Let’s take a look at the Flexbox properties to define the general layout of the flex container.
With Flexbox, you essentially have two choices for the basic behavior of your container: either row or column layout. Additionally, each can be “reversed”. Let’s see what that means.
flex-direction: row (default)
This is the default which behaves similar to left-floated elements in a container – but of course you’ll be able to use all of the power of Flexbox on this container.
In the column layout, elements will be aligned from top to bottom in a row. Each flex item will automatically take up the whole width.
This is the same as row but items are inserted from right to left (from the end of the main axis towards the front).
This is the same principle as row-reverse but with the main axis now being the vertical axis.
With justify-content, you can define the spacing of items along the main axis. Let’s look at an example for a row layout.
justify-content: flex-start (default)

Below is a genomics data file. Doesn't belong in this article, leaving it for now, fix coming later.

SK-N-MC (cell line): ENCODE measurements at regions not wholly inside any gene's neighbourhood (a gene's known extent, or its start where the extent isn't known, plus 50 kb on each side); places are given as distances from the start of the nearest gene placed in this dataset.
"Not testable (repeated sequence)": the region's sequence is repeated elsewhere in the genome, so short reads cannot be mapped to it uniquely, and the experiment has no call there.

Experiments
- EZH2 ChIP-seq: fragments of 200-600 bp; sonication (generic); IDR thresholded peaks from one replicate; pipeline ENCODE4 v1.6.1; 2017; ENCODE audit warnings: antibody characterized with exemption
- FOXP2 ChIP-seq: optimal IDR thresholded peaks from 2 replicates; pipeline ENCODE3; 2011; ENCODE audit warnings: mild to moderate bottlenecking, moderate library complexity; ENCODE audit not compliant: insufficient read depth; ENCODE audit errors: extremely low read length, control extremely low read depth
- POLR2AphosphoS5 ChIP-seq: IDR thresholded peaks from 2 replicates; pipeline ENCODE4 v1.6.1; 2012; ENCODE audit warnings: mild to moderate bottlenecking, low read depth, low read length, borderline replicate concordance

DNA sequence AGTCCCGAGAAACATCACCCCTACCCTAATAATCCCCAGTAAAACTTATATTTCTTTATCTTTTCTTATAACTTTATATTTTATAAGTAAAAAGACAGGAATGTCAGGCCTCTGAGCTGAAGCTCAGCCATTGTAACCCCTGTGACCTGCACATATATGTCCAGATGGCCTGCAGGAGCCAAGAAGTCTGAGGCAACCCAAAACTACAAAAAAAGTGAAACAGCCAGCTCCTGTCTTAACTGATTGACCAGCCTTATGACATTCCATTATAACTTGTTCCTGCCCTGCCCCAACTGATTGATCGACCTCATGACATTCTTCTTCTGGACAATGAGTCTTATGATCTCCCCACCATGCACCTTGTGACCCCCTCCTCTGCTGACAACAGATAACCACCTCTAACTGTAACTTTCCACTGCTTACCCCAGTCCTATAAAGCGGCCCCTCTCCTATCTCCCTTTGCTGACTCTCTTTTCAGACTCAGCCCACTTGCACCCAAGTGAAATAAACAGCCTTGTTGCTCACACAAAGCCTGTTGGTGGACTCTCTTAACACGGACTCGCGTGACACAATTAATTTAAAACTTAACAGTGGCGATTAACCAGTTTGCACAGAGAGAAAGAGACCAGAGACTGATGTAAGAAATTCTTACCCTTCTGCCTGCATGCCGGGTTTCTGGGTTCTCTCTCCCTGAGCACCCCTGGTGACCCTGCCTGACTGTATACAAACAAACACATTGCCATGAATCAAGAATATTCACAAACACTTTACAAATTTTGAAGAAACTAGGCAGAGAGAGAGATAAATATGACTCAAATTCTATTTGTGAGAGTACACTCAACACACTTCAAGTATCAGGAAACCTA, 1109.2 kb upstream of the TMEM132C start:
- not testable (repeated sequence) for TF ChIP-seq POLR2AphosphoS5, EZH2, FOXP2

Here, the flex items align towards the start of the main axis, which in this case is the left of the row.
In this case, items align towards the end of the main axis. For
flex-direction: column, this would be the bottom.
I guess this is what you expected, right? No surprises here.
This distributes spacing between the flex items evenly, also leaving whitespace at the start and end.
Works like space-around but without whitespace at the start and end of the main axis.
With align-items, you can change the alignment of elements along the cross axis.
align-items: stretch (default)
By default, all items in the flex box will stretch to take up all space available on the cross axis.
With this, all flex items will be aligned towards the start of the cross axis. Note that flex-start is not the default value here.